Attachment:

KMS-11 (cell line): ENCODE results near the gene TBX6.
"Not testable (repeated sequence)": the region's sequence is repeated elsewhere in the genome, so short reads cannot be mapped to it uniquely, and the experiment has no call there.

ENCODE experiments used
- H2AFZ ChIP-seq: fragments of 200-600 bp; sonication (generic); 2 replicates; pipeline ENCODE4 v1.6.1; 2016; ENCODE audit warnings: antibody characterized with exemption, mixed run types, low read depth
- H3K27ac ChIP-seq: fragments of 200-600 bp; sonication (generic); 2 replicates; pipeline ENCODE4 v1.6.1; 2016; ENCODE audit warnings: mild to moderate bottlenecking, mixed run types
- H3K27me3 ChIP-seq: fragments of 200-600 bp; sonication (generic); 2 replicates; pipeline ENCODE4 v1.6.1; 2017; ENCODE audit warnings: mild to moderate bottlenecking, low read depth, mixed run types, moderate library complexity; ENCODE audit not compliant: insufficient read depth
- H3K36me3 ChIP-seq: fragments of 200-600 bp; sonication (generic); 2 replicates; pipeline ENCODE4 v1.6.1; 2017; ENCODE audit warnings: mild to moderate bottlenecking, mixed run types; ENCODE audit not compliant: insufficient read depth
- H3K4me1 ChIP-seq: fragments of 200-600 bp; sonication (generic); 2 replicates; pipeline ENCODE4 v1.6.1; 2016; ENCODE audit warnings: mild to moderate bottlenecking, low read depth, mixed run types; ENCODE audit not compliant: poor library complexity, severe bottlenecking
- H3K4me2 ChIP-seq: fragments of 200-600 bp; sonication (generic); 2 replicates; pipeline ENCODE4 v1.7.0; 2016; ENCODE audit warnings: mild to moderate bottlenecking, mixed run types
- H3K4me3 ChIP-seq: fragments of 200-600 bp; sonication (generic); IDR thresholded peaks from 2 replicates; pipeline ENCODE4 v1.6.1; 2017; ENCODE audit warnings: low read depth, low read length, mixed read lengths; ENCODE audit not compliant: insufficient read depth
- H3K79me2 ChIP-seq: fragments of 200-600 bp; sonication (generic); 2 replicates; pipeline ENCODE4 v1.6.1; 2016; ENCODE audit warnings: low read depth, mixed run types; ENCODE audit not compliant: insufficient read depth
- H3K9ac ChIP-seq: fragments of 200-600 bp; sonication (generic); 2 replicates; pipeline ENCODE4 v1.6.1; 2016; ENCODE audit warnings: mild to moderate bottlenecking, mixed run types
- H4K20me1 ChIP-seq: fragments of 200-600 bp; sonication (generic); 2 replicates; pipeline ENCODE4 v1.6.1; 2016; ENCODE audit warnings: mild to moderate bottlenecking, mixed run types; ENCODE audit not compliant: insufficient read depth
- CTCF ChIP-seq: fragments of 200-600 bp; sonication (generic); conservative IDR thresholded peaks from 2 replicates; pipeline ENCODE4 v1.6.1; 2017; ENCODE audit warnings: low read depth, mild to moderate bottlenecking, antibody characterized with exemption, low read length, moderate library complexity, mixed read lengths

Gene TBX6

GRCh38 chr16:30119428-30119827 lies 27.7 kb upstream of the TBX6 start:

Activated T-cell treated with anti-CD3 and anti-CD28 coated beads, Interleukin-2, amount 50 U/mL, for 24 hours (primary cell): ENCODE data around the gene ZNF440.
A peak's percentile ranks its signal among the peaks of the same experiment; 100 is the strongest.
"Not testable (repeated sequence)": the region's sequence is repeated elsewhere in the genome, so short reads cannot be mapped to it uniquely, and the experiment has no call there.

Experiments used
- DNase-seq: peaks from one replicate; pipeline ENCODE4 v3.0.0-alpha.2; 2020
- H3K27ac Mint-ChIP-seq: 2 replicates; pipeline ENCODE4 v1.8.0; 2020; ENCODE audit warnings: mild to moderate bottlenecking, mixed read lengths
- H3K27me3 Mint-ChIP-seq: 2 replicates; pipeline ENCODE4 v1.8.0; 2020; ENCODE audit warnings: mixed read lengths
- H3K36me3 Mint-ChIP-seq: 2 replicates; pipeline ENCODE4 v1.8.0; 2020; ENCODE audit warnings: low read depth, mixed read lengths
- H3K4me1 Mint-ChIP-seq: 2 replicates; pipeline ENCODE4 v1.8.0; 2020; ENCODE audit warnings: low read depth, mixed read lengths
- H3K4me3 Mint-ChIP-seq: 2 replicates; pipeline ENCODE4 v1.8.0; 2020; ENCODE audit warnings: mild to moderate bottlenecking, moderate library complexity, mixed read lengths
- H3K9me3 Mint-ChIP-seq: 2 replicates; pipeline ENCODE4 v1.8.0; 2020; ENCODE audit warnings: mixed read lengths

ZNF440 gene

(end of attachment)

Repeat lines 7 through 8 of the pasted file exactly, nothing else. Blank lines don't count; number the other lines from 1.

- H3K36me3 ChIP-seq: fragments of 200-600 bp; sonication (generic); 2 replicates; pipeline ENCODE4 v1.6.1; 2017; ENCODE audit warnings: mild to moderate bottlenecking, mixed run types; ENCODE audit not compliant: insufficient read depth
- H3K4me1 ChIP-seq: fragments of 200-600 bp; sonication (generic); 2 replicates; pipeline ENCODE4 v1.6.1; 2016; ENCODE audit warnings: mild to moderate bottlenecking, low read depth, mixed run types; ENCODE audit not compliant: poor library complexity, severe bottlenecking